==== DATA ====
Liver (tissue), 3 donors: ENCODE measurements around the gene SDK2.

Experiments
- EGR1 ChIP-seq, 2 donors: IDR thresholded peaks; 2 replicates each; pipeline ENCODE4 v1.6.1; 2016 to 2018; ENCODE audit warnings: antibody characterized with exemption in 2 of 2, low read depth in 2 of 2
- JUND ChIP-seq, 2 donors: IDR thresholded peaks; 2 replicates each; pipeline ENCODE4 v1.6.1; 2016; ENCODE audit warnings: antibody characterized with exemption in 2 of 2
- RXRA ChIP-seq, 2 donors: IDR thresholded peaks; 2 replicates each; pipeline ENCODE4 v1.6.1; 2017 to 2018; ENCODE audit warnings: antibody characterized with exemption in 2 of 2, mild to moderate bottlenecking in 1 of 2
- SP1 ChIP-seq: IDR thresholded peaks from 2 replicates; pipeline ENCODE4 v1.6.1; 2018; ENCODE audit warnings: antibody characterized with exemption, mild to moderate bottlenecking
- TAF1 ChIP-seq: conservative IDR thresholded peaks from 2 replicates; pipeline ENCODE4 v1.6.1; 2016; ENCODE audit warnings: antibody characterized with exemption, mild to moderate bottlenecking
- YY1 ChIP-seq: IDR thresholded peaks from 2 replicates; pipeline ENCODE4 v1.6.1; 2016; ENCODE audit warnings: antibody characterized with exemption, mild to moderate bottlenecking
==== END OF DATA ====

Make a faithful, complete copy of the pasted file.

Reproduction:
Liver (tissue), 3 donors: ENCODE measurements around the gene SDK2.

Experiments
- EGR1 ChIP-seq, 2 donors: IDR thresholded peaks; 2 replicates each; pipeline ENCODE4 v1.6.1; 2016 to 2018; ENCODE audit warnings: antibody characterized with exemption in 2 of 2, low read depth in 2 of 2
- JUND ChIP-seq, 2 donors: IDR thresholded peaks; 2 replicates each; pipeline ENCODE4 v1.6.1; 2016; ENCODE audit warnings: antibody characterized with exemption in 2 of 2
- RXRA ChIP-seq, 2 donors: IDR thresholded peaks; 2 replicates each; pipeline ENCODE4 v1.6.1; 2017 to 2018; ENCODE audit warnings: antibody characterized with exemption in 2 of 2, mild to moderate bottlenecking in 1 of 2
- SP1 ChIP-seq: IDR thresholded peaks from 2 replicates; pipeline ENCODE4 v1.6.1; 2018; ENCODE audit warnings: antibody characterized with exemption, mild to moderate bottlenecking
- TAF1 ChIP-seq: conservative IDR thresholded peaks from 2 replicates; pipeline ENCODE4 v1.6.1; 2016; ENCODE audit warnings: antibody characterized with exemption, mild to moderate bottlenecking
- YY1 ChIP-seq: IDR thresholded peaks from 2 replicates; pipeline ENCODE4 v1.6.1; 2016; ENCODE audit warnings: antibody characterized with exemption, mild to moderate bottlenecking